What is a more confident response?  Knight of Cups.  The Knights are pretty courageous guys.  They move towards their goal in spite of their fear and this one does so for the cause of love.  Despite the very real danger of heartbreak, humiliation, and emotional pain, this knight recommends putting yourself out there for love's sake and to do so from a place of love, not fear.

What is likely to happen if I choose this response?  The Tower.  This card can by itself provoke fear in many, but take a deep breath and another look. It represents a breaking down of false fronts, walls, and artifices that shouldn't have been erected in the first place. In this reading it shows that the very thing that is needed, courage and love, will break through lies, deception, and ego.  From there, things may be lost and rebuilt, but it must happen and will happen regardless.  It will clear the air and bring much needed change.  Maybe it won't be pleasant, but it will be worth it.  Will you maintain control? Probably not.  Your fear is justified, but the Tower shows it is necessary to release it and lose it to gain much more.

Scary?  Sure.  But acknowledging the fear and seeing what is likely to happen when the situation is approached with courage produces confidence which then prompts us to move forward rather than remaining stuck in unhealthy patterns and behavior.  We can also likewise determine if the fear is worthy of heeding, if approaching the situation in confidence would actually be foolhardy.  Either way, we are consciously choosing our actions rather than merely reacting.




Sunday, March 17, 2013 11 comments

Luck O' The Irish





“Luck enters into every contingency. 
You are a fool if you forget it -- and a greater fool if you count upon it.” 
                                                ― Phyllis Bottome

Today being St. Patrick's Day, I was thinking of the ironic term, "The Luck of the Irish." Historically, to be Irish is certainly not very lucky.  I suppose if it weren't for bad luck the Irish would have no luck at all.  Just like Irish humor tends to be wry, ironic and a wee bit dark, the phrase is actually meant to point out one's unlucky experiences and its earliest roots can be traced back to Ireland before any immigration to the United States.  In coming to the US, the Irish have withstood not a small amount of racism over the years and when Americans used the phrase it was because they couldn't believe the Irish were actually smart enough to succeed on their own merits, such as when they frequently struck gold in the American West,  so it must be luck.  So while the Irish use the term ironically, Americans tend to use it literally.  It's like an inside joke, and now you get it.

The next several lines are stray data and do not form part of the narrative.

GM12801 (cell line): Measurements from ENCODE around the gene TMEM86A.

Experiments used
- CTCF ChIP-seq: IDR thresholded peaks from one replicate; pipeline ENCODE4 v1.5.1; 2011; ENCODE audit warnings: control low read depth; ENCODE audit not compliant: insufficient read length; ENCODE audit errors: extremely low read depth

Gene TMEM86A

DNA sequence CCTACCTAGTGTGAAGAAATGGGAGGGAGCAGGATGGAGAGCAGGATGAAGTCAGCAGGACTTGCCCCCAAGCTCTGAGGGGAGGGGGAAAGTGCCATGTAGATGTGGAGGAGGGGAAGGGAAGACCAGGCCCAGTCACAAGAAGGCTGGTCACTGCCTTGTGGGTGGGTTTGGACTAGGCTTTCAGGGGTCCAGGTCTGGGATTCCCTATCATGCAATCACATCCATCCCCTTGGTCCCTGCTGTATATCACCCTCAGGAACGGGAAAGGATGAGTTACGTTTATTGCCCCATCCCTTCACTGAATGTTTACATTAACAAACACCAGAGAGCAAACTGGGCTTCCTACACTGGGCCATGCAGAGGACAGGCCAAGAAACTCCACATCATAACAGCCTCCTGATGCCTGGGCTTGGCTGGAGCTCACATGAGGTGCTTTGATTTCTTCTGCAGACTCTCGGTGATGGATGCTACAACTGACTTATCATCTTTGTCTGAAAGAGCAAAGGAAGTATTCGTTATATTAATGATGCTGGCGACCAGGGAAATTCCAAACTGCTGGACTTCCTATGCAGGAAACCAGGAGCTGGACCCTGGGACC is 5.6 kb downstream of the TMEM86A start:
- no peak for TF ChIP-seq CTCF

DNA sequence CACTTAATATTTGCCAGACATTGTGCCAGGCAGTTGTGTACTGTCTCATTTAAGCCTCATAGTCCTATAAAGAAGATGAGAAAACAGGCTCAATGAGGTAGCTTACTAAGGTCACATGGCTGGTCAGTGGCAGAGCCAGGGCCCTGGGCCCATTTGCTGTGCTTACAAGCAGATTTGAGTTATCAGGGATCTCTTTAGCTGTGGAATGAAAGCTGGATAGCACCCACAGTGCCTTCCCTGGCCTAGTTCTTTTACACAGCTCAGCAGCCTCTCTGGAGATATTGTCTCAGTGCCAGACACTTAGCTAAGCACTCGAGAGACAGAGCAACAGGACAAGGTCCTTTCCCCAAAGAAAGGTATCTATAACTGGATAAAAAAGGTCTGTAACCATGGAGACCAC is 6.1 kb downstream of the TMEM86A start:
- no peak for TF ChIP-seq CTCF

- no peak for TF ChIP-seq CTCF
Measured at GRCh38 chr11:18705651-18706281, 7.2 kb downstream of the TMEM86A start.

For some perspective, Cracked.com has a great piece on this called "6 Reasons the Irish Aren't So Lucky." 

Luck in the tarot is Fortuna, better known as The Wheel of Fortune, and just like the Luck of the Irish, it isn't always good luck that is portrayed. The name Fortuna may have its root in the Latin fero, meaning "to bring, win, receive, or get" or Fortuna's name may derive from the Etruscan Goddess Voltumna, whose name encompasses ideas of turning and the alternating seasons.




Her temples were virtual casinos in Rome where Fortuna, the lot distributor, reigned and was honored through dice games and roulette.  However, everyone knew of her fickle and capricious nature, so there were no guarantees if you left an offering that she would bless your fate.

In reading for clients I often stress less fate and more direct control over the circumstances in one's life.  However, I cannot deny the reason most people want a tarot reading is to gain a bit of an edge over Fortuna, to glimpse into her plans, if she even has any.  I am not convinced she does.  While some are happier with the notion that "everything happens for a reason" I really don't believe that.  I think we make reason and sense of things in hindsight, after the fact, because we have a need to believe there is an orderly parade to Fate's decisions.  I think Fate can conspire with other forces, most of which lie within ourselves, to bring about good fortune.  We often say, "But if that [insert Bad Luck Thing] didn't happen, I wouldn't be who I am today."  True enough, but I am not certain that it was Fortuna's plan to assist your growth.  It all depends how you use the Bad Luck Thing in your life.  We can, like the Irish, persevere and overcome with strength and humor, or we can let it beat us under the crushing weight of the Wheel. Therein I believe is the true "Luck of the Irish." It is the ability to turn our fates to good no matter what Bad Thing may happen.

“When anyone asks me about the Irish character, I say look at the trees. Maimed, stark and misshapen, but ferociously tenacious.”  ― Edna O'Brien